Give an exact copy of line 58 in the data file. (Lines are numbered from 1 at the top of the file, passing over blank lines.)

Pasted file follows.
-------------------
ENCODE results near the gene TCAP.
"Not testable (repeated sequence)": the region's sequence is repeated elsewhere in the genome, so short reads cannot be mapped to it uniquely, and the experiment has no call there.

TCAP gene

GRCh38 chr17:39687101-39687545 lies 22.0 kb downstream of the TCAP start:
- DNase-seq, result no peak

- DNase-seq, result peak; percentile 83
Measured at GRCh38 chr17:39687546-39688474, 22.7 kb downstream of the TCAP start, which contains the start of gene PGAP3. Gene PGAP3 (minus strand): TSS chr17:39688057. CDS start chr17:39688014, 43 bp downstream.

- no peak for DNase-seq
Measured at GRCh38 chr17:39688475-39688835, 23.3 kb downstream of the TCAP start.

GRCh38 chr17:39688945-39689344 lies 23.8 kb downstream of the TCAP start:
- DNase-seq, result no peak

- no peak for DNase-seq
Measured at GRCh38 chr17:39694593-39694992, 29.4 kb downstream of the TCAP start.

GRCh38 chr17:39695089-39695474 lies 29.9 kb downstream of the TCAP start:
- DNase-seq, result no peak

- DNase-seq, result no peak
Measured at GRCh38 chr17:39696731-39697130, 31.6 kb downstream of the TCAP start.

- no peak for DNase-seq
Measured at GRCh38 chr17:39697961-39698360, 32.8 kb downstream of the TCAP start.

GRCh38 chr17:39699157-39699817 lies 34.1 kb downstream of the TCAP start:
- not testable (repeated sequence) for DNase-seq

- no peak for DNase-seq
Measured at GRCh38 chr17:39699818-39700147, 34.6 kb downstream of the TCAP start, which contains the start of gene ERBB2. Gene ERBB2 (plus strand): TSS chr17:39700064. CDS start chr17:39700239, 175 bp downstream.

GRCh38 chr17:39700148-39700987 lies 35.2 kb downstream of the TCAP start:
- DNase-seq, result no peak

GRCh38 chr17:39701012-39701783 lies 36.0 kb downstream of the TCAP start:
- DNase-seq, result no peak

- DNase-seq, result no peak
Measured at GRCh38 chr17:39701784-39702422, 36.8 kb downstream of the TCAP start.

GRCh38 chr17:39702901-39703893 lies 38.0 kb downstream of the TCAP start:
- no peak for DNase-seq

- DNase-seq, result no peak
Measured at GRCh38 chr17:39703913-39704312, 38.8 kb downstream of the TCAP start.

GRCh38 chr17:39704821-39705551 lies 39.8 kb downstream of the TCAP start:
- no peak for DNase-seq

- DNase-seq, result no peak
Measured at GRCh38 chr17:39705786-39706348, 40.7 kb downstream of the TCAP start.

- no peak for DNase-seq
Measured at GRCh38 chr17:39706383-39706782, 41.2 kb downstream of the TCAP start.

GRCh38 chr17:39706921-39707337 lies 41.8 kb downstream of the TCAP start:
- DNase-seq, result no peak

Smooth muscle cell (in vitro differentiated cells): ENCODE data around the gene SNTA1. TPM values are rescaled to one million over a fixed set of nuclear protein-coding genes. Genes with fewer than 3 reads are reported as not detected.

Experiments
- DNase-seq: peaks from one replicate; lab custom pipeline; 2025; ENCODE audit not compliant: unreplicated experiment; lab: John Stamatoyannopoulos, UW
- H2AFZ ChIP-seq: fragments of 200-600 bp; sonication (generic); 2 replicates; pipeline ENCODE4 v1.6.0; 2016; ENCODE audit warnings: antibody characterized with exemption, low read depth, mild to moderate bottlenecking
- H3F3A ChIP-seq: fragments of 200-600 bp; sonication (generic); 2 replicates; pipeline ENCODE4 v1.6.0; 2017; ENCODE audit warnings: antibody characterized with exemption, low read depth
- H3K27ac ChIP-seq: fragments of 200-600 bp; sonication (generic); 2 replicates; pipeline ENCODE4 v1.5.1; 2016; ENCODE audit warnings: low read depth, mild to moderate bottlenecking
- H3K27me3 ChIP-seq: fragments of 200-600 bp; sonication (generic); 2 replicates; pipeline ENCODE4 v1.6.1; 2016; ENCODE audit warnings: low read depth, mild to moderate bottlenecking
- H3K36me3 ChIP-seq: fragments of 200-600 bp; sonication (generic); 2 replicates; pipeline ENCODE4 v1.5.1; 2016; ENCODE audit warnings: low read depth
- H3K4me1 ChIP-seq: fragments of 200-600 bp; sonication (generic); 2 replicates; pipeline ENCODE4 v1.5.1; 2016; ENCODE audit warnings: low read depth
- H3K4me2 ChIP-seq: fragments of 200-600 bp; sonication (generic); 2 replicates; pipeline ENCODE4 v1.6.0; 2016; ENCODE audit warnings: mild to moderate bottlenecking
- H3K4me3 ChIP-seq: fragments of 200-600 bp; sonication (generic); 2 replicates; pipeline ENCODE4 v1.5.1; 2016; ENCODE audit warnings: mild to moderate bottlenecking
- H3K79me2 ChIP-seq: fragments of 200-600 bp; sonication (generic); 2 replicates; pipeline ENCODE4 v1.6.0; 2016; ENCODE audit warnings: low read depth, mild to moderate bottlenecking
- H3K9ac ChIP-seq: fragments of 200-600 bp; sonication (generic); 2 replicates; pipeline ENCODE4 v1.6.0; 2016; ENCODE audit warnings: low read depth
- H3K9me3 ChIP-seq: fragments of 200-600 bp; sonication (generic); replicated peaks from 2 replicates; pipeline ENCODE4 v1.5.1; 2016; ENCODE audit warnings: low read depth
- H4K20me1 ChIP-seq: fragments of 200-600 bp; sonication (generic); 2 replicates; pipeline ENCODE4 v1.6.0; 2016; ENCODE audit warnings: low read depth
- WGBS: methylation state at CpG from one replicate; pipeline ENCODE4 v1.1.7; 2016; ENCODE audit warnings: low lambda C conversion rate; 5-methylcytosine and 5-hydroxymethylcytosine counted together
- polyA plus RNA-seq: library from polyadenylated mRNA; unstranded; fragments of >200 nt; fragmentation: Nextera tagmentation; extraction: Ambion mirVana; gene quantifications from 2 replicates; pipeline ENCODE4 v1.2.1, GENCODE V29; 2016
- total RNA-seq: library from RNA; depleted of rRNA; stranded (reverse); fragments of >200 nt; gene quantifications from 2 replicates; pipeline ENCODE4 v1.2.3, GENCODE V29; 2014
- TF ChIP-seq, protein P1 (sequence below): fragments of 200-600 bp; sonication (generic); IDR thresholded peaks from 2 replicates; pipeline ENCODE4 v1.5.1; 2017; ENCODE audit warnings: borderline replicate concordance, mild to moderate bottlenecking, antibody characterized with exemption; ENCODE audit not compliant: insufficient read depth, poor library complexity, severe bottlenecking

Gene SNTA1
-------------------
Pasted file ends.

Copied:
- polyA plus RNA-seq: library from polyadenylated mRNA; unstranded; fragments of >200 nt; fragmentation: Nextera tagmentation; extraction: Ambion mirVana; gene quantifications from 2 replicates; pipeline ENCODE4 v1.2.1, GENCODE V29; 2016